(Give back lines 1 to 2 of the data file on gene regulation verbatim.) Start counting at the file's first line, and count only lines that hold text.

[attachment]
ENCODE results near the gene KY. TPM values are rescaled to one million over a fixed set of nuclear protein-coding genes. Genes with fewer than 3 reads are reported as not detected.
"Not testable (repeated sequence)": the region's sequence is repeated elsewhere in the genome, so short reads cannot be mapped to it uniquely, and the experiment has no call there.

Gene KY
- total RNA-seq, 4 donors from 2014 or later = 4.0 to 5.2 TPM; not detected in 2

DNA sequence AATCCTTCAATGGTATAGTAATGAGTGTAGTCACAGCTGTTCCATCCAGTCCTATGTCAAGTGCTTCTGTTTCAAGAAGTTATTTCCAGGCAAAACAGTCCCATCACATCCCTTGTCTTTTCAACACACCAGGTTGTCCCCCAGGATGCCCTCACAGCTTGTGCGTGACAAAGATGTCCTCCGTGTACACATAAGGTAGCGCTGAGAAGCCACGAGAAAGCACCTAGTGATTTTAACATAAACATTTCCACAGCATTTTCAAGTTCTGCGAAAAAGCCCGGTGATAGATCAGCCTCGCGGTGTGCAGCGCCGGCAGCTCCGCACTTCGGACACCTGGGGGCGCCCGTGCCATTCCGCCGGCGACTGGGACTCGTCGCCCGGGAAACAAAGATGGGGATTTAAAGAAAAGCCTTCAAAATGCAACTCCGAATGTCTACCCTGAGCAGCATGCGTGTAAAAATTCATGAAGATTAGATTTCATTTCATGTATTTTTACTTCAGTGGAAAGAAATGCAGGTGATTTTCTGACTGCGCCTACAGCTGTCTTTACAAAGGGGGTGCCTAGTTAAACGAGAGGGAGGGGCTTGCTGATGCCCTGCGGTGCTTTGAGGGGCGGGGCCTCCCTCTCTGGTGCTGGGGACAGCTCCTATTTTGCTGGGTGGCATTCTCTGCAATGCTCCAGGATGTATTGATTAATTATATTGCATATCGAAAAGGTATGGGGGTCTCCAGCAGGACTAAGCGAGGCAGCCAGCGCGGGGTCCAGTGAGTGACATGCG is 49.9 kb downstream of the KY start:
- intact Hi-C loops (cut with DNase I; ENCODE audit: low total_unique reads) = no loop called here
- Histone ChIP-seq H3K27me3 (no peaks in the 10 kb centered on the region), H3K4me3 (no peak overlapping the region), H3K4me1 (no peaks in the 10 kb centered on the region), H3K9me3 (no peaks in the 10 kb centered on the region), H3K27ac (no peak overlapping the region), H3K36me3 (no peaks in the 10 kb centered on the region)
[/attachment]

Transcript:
ENCODE results near the gene KY. TPM values are rescaled to one million over a fixed set of nuclear protein-coding genes. Genes with fewer than 3 reads are reported as not detected.
"Not testable (repeated sequence)": the region's sequence is repeated elsewhere in the genome, so short reads cannot be mapped to it uniquely, and the experiment has no call there.